Thursday, May 31, 2012

Day +15: Prom

Yes, prom. Sloan-Kettering held its annual pediatrics prom today. They bring in dresses and tuxes donated by stores and designers for the patients and hold a dance with food in an auditorium. Patients in isolation, like Ezra, can't attend, so they bring the party to the rooms. Ezra's friend Jessica from the Child Life Department decided that Mommy needed a gown (or two...shhh, don't tell anyone) and brought an arm load of dresses to choose from. Ezra picked out this purple gown (purple is his favorite color, so it was an obvious choice) and Mommy and Daddy put on tiaras and crowns to get festive. There were some wild dance parties and glow sticks and we had a wacky version of prom in Room 922. Only hope that Ezra doesn't remember this prom so that in 15 years he won't show up at the hospital looking for the party.

In medical news, Ezra continues to do well. He did come down with a fever Tuesday night, but it faded quickly and so far all infection tests are negative. The mucositis is doing better. Despite this, he has not been willing to eat the past few days. We suspect that he is filling up from the TPN, although he may also feel funny inside, but not be able to express it.

T cells are still around and remain at the same level. They are repeating the tests from last week to see if they give us any additional information and are waiting for results. We are still hoping they disappear and are getting more concerned as we approach the time period when the new cells are supposed to start growing.

Ezra is still very active and plays most of the day on his mat. He's been on a Puff the Magic Dragon binge (his all time favorite song) after getting a beautiful pop up version of the book from Vicki and Andy. The song stays on repeat for hours. Whatever makes him happy :)

Monday, May 28, 2012

Days +9 to +11: Long Weekend Recap

The weekend started with craziness and ended on a positive note with Ezra doing well. Saturday morning Ezra woke up drenched in blood from his central line. He was bleeding profusely from his line. We had to quickly get the dressing off, which is a nightmare without floods of blood, and it took several attempts to get another dressing stick. Mommy and Daddy then had to sit for 2 hours holding a bag of fluids on the site to put pressure to stop the bleeding while we waited for platelets to come from the bank. Scariest couple of hours ever. The doctors are trying to find the right balance with his platelet transfusions and are checking to make sure he doesn't have any clotting issues. To all who are donating - rest assured, Ezra is using those platelets.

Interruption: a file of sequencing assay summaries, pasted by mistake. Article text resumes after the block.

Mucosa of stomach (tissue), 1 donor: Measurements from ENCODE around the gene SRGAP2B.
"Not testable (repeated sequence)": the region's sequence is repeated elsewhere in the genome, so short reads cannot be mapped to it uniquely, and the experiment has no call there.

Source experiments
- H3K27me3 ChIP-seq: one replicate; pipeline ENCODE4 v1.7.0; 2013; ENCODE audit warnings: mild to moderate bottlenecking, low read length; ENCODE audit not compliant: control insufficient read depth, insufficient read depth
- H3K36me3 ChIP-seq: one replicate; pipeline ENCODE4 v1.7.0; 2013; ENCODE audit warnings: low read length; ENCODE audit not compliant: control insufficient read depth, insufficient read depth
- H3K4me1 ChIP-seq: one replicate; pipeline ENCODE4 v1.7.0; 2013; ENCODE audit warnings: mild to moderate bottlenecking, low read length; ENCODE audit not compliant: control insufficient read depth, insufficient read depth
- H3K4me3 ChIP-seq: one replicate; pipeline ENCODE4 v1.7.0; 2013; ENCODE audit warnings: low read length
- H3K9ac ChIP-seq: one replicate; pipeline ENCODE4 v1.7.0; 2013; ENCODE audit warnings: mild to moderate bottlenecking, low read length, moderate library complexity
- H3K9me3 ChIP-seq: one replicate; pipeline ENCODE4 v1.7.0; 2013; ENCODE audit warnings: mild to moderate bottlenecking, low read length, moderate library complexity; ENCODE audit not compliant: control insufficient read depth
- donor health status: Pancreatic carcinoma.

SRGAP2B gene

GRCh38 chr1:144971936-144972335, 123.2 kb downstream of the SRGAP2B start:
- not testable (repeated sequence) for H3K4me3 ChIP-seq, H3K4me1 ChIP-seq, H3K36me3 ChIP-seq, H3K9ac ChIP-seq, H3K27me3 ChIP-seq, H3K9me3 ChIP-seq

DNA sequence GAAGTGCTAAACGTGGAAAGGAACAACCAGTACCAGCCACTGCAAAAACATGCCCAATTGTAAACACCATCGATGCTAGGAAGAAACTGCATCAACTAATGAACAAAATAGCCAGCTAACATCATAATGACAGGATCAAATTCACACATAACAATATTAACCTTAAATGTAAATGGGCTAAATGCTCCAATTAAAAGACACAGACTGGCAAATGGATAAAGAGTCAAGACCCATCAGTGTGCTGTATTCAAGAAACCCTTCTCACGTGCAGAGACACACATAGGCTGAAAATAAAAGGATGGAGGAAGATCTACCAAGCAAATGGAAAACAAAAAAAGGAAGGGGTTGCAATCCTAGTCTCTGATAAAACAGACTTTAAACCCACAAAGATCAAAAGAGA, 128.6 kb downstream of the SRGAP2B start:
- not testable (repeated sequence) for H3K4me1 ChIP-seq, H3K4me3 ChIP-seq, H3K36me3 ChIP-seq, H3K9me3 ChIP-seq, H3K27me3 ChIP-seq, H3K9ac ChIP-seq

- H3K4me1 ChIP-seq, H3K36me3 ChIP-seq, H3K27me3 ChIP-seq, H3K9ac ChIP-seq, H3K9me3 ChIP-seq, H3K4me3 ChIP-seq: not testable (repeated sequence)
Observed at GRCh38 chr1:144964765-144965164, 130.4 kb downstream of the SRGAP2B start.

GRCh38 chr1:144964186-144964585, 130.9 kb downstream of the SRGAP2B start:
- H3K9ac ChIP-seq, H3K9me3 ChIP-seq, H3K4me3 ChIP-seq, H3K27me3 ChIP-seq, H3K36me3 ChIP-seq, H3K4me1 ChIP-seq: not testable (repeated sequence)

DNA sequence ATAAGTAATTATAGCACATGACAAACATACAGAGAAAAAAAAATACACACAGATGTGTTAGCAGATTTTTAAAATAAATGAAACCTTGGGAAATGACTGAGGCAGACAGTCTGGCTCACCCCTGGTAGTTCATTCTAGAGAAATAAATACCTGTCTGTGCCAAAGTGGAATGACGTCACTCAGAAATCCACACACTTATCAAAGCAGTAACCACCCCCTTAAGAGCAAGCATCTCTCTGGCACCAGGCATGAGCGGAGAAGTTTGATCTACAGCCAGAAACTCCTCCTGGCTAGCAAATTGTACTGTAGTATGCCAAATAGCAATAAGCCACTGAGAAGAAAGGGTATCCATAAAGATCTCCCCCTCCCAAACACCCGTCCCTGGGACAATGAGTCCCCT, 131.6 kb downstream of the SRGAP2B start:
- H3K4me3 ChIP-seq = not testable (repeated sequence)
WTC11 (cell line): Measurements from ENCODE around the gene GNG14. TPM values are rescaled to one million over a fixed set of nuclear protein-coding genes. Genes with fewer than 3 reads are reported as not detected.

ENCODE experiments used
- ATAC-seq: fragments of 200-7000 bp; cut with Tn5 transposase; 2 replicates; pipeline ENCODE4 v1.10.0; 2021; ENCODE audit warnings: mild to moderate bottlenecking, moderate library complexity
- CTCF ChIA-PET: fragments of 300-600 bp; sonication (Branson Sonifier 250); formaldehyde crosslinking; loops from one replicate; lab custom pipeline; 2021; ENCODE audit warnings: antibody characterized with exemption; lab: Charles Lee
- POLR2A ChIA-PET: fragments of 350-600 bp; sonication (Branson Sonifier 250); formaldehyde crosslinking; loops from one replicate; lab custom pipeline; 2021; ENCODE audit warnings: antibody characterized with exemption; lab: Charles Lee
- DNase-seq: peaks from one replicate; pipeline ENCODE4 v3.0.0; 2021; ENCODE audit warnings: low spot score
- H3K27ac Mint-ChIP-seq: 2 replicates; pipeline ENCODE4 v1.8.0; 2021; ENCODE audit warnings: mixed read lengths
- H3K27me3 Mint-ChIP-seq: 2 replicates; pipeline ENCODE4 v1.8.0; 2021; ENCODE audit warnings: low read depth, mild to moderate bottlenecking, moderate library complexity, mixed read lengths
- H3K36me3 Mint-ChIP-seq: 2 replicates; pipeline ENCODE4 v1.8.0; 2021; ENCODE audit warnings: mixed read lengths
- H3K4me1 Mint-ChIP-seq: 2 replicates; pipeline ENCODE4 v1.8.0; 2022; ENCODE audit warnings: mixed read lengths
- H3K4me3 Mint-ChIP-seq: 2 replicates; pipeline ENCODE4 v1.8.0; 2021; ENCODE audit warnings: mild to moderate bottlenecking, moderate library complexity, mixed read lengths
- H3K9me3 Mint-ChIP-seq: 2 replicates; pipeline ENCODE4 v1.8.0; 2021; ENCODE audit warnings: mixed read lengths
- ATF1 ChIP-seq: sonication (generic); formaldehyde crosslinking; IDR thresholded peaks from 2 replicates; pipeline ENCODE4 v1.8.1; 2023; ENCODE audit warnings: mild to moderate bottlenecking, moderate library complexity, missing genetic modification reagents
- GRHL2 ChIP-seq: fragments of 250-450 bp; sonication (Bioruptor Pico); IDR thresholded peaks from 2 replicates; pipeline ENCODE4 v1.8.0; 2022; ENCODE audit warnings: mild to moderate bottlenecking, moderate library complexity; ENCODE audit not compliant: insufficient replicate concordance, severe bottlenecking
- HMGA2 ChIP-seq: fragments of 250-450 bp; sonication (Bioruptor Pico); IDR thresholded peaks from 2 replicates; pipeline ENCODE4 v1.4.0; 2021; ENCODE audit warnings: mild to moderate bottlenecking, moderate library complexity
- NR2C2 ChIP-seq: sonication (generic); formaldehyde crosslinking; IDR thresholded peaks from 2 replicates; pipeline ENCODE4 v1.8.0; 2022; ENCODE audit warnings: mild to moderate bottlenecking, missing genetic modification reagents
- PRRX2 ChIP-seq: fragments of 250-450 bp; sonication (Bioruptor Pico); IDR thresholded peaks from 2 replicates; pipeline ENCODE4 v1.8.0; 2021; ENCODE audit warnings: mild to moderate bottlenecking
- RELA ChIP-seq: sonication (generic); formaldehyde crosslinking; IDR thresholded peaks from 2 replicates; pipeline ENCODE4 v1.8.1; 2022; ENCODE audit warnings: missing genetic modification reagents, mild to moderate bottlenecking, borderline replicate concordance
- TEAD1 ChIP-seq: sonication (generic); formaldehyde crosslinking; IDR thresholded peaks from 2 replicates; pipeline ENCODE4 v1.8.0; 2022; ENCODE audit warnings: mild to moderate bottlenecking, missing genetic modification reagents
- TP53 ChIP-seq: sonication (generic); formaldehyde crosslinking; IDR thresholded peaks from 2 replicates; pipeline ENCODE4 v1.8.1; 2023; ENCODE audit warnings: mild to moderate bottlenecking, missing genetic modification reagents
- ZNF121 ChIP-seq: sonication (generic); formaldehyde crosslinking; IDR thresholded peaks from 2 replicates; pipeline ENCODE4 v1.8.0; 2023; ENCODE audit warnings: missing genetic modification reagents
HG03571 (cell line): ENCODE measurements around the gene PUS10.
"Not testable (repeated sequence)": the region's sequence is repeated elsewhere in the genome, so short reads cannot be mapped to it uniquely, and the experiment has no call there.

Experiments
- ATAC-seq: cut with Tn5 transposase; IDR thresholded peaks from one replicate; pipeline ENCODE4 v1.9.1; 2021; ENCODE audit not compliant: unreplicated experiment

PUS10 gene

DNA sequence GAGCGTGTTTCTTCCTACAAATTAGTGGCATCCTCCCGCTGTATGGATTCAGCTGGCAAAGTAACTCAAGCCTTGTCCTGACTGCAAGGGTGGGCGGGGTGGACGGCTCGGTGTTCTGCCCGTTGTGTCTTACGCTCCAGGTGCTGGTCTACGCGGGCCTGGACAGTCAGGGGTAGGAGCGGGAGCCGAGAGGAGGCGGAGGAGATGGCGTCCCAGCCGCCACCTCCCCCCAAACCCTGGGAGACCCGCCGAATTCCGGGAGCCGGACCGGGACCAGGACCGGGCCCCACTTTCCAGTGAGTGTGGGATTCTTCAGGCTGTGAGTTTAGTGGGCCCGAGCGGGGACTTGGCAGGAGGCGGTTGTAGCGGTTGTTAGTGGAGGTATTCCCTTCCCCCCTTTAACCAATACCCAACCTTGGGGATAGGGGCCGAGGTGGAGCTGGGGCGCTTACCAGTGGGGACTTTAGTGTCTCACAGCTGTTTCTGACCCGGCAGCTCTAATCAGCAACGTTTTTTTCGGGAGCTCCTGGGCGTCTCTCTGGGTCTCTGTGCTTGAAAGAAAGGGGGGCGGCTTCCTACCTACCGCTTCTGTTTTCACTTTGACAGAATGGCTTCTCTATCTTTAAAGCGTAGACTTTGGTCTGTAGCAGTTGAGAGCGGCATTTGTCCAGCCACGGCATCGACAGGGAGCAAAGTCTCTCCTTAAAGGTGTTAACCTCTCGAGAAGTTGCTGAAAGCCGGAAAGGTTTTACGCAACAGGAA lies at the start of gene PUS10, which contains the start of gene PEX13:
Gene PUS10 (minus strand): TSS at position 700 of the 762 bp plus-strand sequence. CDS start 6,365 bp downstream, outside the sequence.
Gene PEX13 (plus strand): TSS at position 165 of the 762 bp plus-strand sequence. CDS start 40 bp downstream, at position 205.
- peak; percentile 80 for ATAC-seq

Ezra also has been vomiting blood from the mucositis and having trouble swallowing, but today he did well and was able to to even eat graham crackers and peanut butter. TPN started this weekend so that we don't have to worry when he doesn't want to eat. Ezra is calling it his chicken soup because that's exactly what it looks like in the IV bag. It also resulted in the addition of this monstrosity of an IV pole in our room, which goes off every half hour at night. Awesome.

The main concern remains the presence of T cells. His counts have remained basically the same over the weekend with some fluctuation up and down. There wasn't much information to be had with the primary doctors away for the weekend. They will repeat some tests later this week, but it seems like we won't really know anything until the time when his donor cells are expected to start showing up in a couple of weeks. We guess even miracles take a little time (said the Fairy Godmother to Cinderella).

Despite all the craziness, Ezra spent the last two days playing and even shooting some hoops. He has adopted a rock star's schedule - up until midnight and sleeping past noon. Tonight he's jamming to the new song he made up called "Sack of Potatoes," inspired by Mommy's frustration at him going limp when trying to get him in his pjs.

Ezra's hair has also been slowly falling out over the past week. His head is still covered, but it is thin. Sad to watch that curly mop head go away.

And we remained fueled up by the special people who made the trek to the hospital to bring us delicious food for the holiday and special treats for Ezra. Thank you so much!

Friday, May 25, 2012

Day +8: T cells, T cells Go Away

Ezra's T cells are still hanging around. Despite the fact that they don't look functional, the doctors remain concerned because they shouldn't be there at all after all the conditioning he received before the transplant.  So we'll take all your prayers for the T cells to disappear over this long holiday/yom tov weekend.

Thank you.

Thursday, May 24, 2012

Days +6 and +7: T-Cell Drama